Quaternary Lakes and River Systems
Prior to the Ice Ages most rivers in the midcontinent region drained northward into Hudson Bay. The advancement of glaciers southward blocked, ponded, and diverted river systems. These processes significantly increased the watershed of the modern rivers south of ice sheet, and during times of rapid melting water flows must have been very great. Mounting evidence suggests that "breakouts" caused by ice-dammed rivers frequently breached ice and moraine dams, and caused massive floods that episodically annihilated ecosystems along the mouths of rivers. Such events probably occurred along the drainages of the Hudson and the Delaware. Schuberth (1968) suggested that prior to the Pleistocene Epoch the ancient Hudson River flowed southward across the coastal plain via the Newark Basin west of the Palisades, snaking through water gaps in the Watchung Mountains in New Jersey. This ancestral river turned eastward south of Staten Island and continued across what is now Raritan Bay before turning southward again near Sandy Hook. North of New York City, the Hudson followed a path along fault zones through the Highlands region. Farther north, the wide Hudson River Lowland (east of the Catskills) is a vestige of the broad flood plain associated with the ancestral Hudson River. However, the glaciers of the Quaternary changed everything!
The evidence for a terminal moraine across the Narrows of New York Harbor suggests that the river outlet was completely blocked (or even non-existent for a time under the ice) during the climax of the Wisconsin glacier. Water draining from the ice sheet during melting periods carved or modified the valleys of Arthur Kill, and the Raritan and Passaic Rivers. River channels were block by ice, diverting the drainages southward in advance of the ice sheets. For a time water from the Hudson was diverted across central New Jersey, flowing into the Delaware River in the vicinity of Trenton.When ice blocked the narrows, the Hudson followed yet another course southward around Staten Island in the valley now occupied by the Arthur Kill.
A buried channel of the ancestral Hudson River flowed south approximately 50 miles on the then-exposed continental shelf. This buried channel ranges in width between 1.5 to 10 miles, and was carved into a subaerially exposed surface prior to 28,000 years ago. It is covered by as much as 30 to 100 feet of younger sediments deposited during the late Wisconsin-Holocene transgression (Stage 1). During each of the glacial advances the Hudson River (and its tributaries) deeply cut into its flood plain carving valleys that extended to the edge of the continental shelf and beyond. In the offshore region submarine erosion processes cut deep canyons into the outer margin of the continental shelf and slope, and sediment was deposited on deep water fans in the Baltimore Canyon Trough region which gradually built upward and eastward onto the distant abyssal plain.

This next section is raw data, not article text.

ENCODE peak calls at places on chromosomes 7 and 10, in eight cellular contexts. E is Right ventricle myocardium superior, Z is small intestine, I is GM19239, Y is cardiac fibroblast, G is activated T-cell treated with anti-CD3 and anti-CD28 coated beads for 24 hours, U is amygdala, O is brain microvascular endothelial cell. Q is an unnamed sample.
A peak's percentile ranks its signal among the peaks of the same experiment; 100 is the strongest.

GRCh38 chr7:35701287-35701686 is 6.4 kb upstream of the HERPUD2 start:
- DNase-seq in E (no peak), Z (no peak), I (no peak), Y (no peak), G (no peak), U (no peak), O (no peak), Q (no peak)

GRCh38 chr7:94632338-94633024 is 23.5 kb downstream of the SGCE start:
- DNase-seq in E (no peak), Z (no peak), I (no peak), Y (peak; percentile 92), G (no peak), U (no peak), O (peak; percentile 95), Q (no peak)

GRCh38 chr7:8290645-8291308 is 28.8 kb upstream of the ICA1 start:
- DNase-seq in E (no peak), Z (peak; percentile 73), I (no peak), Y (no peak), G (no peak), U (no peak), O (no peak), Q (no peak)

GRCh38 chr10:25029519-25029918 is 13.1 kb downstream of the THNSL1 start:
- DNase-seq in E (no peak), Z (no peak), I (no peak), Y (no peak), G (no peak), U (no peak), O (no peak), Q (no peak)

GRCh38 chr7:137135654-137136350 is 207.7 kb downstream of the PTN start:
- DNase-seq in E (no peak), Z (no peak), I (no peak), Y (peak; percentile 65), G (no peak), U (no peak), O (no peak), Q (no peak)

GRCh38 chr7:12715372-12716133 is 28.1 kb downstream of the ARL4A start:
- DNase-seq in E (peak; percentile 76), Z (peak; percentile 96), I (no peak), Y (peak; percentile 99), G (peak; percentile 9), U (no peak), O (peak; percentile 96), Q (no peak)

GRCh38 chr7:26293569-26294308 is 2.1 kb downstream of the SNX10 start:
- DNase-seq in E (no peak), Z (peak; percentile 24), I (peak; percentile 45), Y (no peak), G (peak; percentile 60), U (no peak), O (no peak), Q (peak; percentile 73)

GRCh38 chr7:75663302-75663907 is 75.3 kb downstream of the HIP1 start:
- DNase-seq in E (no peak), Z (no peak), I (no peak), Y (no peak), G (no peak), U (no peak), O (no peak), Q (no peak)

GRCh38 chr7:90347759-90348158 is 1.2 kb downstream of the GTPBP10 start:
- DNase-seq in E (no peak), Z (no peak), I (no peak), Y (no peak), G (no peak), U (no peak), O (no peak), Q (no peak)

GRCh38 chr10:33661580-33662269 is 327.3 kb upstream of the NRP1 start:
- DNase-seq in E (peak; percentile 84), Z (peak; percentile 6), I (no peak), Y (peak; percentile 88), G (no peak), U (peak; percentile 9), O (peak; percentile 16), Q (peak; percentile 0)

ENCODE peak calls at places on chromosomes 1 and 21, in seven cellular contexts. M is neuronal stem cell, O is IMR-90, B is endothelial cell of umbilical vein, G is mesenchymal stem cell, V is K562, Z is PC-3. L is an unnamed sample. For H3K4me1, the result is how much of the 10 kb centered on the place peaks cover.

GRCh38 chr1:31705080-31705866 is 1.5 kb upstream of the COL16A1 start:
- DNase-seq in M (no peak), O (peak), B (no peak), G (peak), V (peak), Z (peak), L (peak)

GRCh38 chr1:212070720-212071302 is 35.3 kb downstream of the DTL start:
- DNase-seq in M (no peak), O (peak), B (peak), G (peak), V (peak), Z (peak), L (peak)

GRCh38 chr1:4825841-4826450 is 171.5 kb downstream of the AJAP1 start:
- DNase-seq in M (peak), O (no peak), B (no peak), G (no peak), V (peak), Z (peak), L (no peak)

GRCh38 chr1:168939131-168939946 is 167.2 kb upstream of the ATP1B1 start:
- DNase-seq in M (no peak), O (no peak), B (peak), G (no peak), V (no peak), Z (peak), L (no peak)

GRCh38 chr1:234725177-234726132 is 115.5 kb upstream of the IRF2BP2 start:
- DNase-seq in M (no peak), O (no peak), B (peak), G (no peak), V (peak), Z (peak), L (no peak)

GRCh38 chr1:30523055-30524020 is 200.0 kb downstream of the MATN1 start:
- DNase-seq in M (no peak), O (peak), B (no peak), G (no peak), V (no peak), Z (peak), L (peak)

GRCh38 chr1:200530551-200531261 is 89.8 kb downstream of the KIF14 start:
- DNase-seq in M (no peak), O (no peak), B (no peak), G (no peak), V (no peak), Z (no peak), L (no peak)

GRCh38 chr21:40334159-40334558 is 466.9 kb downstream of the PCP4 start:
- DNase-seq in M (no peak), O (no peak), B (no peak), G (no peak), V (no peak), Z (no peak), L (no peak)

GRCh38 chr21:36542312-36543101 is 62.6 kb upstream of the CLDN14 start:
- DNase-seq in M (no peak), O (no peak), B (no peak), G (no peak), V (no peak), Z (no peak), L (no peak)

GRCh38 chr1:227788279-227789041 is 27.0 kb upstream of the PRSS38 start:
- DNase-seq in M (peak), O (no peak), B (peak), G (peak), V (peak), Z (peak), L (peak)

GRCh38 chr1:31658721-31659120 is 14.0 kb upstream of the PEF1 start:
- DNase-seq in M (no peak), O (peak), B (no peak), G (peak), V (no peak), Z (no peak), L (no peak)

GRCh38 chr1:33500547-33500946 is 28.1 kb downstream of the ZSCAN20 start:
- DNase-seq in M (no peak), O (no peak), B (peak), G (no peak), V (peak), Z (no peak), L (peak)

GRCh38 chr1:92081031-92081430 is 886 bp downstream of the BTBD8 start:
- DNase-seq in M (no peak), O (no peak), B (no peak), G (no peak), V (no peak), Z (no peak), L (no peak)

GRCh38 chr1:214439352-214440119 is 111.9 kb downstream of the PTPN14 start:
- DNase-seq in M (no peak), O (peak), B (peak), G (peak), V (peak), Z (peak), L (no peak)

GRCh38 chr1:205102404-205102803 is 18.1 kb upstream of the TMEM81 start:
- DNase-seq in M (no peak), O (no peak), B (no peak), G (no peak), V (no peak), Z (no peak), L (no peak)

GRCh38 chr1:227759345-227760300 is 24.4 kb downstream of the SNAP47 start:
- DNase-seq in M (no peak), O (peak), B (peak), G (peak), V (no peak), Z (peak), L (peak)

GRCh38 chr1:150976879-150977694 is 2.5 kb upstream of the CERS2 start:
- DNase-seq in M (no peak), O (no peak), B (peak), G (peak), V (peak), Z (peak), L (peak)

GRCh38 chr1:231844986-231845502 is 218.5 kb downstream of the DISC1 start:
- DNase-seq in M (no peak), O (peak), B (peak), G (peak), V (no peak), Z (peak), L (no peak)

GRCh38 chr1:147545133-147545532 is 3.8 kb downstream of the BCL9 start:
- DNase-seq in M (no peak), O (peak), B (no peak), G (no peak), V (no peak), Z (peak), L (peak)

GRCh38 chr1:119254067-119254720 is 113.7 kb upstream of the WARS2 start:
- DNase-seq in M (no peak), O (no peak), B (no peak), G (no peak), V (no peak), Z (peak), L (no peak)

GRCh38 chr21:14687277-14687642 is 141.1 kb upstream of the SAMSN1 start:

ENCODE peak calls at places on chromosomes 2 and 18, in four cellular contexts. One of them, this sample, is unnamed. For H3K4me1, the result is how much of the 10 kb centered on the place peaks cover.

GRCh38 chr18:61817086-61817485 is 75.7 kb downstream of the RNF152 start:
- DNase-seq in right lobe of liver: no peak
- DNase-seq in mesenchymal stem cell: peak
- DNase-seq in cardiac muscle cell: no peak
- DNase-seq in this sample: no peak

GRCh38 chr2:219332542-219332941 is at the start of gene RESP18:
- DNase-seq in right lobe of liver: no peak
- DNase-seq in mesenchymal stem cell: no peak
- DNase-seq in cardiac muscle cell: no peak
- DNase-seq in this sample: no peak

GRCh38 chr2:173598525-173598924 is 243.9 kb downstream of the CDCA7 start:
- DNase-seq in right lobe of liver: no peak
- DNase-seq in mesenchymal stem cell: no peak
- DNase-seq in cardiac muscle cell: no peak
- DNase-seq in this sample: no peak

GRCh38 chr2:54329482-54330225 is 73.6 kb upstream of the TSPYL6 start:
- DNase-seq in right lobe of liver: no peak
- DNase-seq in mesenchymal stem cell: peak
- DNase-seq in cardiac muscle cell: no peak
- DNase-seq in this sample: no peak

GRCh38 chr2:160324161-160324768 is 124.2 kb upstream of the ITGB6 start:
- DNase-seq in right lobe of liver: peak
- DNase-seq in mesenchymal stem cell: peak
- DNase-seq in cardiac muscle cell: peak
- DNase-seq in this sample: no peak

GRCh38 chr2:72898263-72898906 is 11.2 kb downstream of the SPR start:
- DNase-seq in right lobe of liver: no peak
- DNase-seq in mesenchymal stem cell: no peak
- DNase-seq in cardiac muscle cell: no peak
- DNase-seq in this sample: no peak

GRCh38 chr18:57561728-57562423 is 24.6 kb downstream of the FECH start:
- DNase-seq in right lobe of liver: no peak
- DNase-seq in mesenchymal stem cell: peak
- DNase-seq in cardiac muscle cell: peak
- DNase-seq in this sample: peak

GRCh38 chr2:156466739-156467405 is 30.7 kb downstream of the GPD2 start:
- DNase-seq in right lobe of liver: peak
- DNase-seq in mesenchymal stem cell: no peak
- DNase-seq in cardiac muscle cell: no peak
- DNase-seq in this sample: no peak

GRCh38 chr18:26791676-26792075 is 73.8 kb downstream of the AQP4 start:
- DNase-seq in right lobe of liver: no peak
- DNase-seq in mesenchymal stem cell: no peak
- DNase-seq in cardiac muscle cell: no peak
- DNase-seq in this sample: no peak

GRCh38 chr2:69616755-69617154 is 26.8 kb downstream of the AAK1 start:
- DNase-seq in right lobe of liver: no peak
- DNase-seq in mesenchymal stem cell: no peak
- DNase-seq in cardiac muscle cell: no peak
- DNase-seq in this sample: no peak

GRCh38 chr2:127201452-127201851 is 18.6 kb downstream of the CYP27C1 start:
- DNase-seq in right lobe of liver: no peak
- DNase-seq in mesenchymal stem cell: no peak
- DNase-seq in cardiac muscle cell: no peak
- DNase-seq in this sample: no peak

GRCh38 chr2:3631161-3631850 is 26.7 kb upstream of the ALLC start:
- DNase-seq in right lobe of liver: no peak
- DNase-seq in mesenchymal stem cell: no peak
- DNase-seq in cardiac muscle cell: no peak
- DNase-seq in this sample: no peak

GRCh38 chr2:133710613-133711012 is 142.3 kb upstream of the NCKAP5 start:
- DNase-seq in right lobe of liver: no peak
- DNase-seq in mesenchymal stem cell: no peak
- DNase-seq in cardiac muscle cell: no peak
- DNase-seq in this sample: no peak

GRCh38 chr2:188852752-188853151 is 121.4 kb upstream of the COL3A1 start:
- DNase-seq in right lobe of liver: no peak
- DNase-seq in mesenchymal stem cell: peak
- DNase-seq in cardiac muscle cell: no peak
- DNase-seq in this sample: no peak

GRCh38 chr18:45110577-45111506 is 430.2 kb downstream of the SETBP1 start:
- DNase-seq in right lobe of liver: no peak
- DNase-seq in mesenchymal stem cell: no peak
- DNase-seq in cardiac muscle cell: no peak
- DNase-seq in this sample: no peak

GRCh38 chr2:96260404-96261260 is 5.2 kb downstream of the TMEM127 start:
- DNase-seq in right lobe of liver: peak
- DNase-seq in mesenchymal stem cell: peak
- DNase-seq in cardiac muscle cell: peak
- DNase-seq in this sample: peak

Although most of the old Pleistocene Hudson River valley is filled with modern sediments, the continental shelf passageway is still evident on bathymetric charts. After leaving the central Outer Harbor the channel bends southeastward; it continues in that general direction until it descends into deep water as the Hudson Canyon at the continental shelf margin. Several smaller submarine canyons are probably related to this geologic episode. They exist far offshore from the central New Jersey coast, roughly about 80 miles east of Barnegat Inlet. During high-standing seas the valleys were flooded, allowing marine, estuarine, and riverine sediments to fill in the submerged valleys on the shelf.
This was perhaps the largest of several moraine-dammed lakes that existed briefly in the region at the close of the Pleistocene (Figure 144). Shortly after the Wisconsin glacier began to retreat, this lake covered most of the lowlands of northern New Jersey. At its peak the lake was as much as 150 to 200 feet. (The Great Swamp National Wildlife Refuge - our nation's first - in Morris and Somerset Counties, New Jersey, is a very small remnant of Glacial Lake Passaic). Other lakes formed throughout the region caused by stream blockages by ice and by moraine dams. Lakes also formed in valleys of the Hackensack, Hudson, and East Rivers. (Manhattan Island was partially submerged under Glacial Lake Flushing.) These lakes were short lived as erosion quickly carved passages through the poorly consolidated moraine dams. However, evidence for these lakes is preserved in the form of varved sediments. These are lake deposits that feature alternating seasonal bands of organic-rich (summer) and organic poor (winter) mud.
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Last modified: 3/11/2019